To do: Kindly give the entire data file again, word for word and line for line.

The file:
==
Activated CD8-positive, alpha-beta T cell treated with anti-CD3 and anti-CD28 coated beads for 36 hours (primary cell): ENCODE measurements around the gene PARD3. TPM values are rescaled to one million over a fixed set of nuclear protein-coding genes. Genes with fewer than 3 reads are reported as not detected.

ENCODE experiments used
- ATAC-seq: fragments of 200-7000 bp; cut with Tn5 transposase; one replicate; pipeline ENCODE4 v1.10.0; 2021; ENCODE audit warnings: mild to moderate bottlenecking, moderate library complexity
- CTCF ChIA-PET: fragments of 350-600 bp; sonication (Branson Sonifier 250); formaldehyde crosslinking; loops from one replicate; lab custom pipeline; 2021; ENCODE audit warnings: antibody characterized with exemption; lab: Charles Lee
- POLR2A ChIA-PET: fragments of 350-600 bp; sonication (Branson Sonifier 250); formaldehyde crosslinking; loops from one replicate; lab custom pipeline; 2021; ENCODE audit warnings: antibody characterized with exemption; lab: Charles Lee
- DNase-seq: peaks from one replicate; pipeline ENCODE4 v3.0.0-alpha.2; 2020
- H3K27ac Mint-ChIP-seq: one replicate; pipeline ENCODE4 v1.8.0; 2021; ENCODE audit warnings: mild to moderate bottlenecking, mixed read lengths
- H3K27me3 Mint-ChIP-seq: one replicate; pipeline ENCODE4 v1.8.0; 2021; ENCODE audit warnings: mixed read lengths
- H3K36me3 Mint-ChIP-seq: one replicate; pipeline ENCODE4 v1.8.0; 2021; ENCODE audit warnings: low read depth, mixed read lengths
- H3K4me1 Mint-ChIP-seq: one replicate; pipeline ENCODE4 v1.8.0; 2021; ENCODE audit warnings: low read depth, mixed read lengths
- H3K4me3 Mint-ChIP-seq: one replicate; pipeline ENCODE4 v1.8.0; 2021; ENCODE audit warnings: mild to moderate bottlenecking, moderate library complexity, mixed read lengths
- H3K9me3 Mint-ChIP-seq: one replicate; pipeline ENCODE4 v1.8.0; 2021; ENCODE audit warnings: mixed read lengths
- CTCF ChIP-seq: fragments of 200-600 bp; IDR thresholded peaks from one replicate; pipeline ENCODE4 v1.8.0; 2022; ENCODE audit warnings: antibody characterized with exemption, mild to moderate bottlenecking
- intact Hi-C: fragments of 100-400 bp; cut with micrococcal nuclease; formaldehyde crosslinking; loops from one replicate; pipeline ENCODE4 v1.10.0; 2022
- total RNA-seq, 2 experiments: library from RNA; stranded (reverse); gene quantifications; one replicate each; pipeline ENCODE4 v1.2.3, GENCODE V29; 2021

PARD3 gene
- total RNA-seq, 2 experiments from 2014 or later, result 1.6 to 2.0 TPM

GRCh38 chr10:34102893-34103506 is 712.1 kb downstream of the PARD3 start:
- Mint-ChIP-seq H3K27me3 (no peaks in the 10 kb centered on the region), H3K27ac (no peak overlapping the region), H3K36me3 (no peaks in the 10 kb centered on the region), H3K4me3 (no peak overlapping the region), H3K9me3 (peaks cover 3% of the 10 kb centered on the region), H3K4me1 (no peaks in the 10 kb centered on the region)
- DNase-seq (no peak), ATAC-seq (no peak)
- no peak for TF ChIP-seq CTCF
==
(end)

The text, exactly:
Activated CD8-positive, alpha-beta T cell treated with anti-CD3 and anti-CD28 coated beads for 36 hours (primary cell): ENCODE measurements around the gene PARD3. TPM values are rescaled to one million over a fixed set of nuclear protein-coding genes. Genes with fewer than 3 reads are reported as not detected.

ENCODE experiments used
- ATAC-seq: fragments of 200-7000 bp; cut with Tn5 transposase; one replicate; pipeline ENCODE4 v1.10.0; 2021; ENCODE audit warnings: mild to moderate bottlenecking, moderate library complexity
- CTCF ChIA-PET: fragments of 350-600 bp; sonication (Branson Sonifier 250); formaldehyde crosslinking; loops from one replicate; lab custom pipeline; 2021; ENCODE audit warnings: antibody characterized with exemption; lab: Charles Lee
- POLR2A ChIA-PET: fragments of 350-600 bp; sonication (Branson Sonifier 250); formaldehyde crosslinking; loops from one replicate; lab custom pipeline; 2021; ENCODE audit warnings: antibody characterized with exemption; lab: Charles Lee
- DNase-seq: peaks from one replicate; pipeline ENCODE4 v3.0.0-alpha.2; 2020
- H3K27ac Mint-ChIP-seq: one replicate; pipeline ENCODE4 v1.8.0; 2021; ENCODE audit warnings: mild to moderate bottlenecking, mixed read lengths
- H3K27me3 Mint-ChIP-seq: one replicate; pipeline ENCODE4 v1.8.0; 2021; ENCODE audit warnings: mixed read lengths
- H3K36me3 Mint-ChIP-seq: one replicate; pipeline ENCODE4 v1.8.0; 2021; ENCODE audit warnings: low read depth, mixed read lengths
- H3K4me1 Mint-ChIP-seq: one replicate; pipeline ENCODE4 v1.8.0; 2021; ENCODE audit warnings: low read depth, mixed read lengths
- H3K4me3 Mint-ChIP-seq: one replicate; pipeline ENCODE4 v1.8.0; 2021; ENCODE audit warnings: mild to moderate bottlenecking, moderate library complexity, mixed read lengths
- H3K9me3 Mint-ChIP-seq: one replicate; pipeline ENCODE4 v1.8.0; 2021; ENCODE audit warnings: mixed read lengths
- CTCF ChIP-seq: fragments of 200-600 bp; IDR thresholded peaks from one replicate; pipeline ENCODE4 v1.8.0; 2022; ENCODE audit warnings: antibody characterized with exemption, mild to moderate bottlenecking
- intact Hi-C: fragments of 100-400 bp; cut with micrococcal nuclease; formaldehyde crosslinking; loops from one replicate; pipeline ENCODE4 v1.10.0; 2022
- total RNA-seq, 2 experiments: library from RNA; stranded (reverse); gene quantifications; one replicate each; pipeline ENCODE4 v1.2.3, GENCODE V29; 2021

PARD3 gene
- total RNA-seq, 2 experiments from 2014 or later, result 1.6 to 2.0 TPM

GRCh38 chr10:34102893-34103506 is 712.1 kb downstream of the PARD3 start:
- Mint-ChIP-seq H3K27me3 (no peaks in the 10 kb centered on the region), H3K27ac (no peak overlapping the region), H3K36me3 (no peaks in the 10 kb centered on the region), H3K4me3 (no peak overlapping the region), H3K9me3 (peaks cover 3% of the 10 kb centered on the region), H3K4me1 (no peaks in the 10 kb centered on the region)
- DNase-seq (no peak), ATAC-seq (no peak)
- no peak for TF ChIP-seq CTCF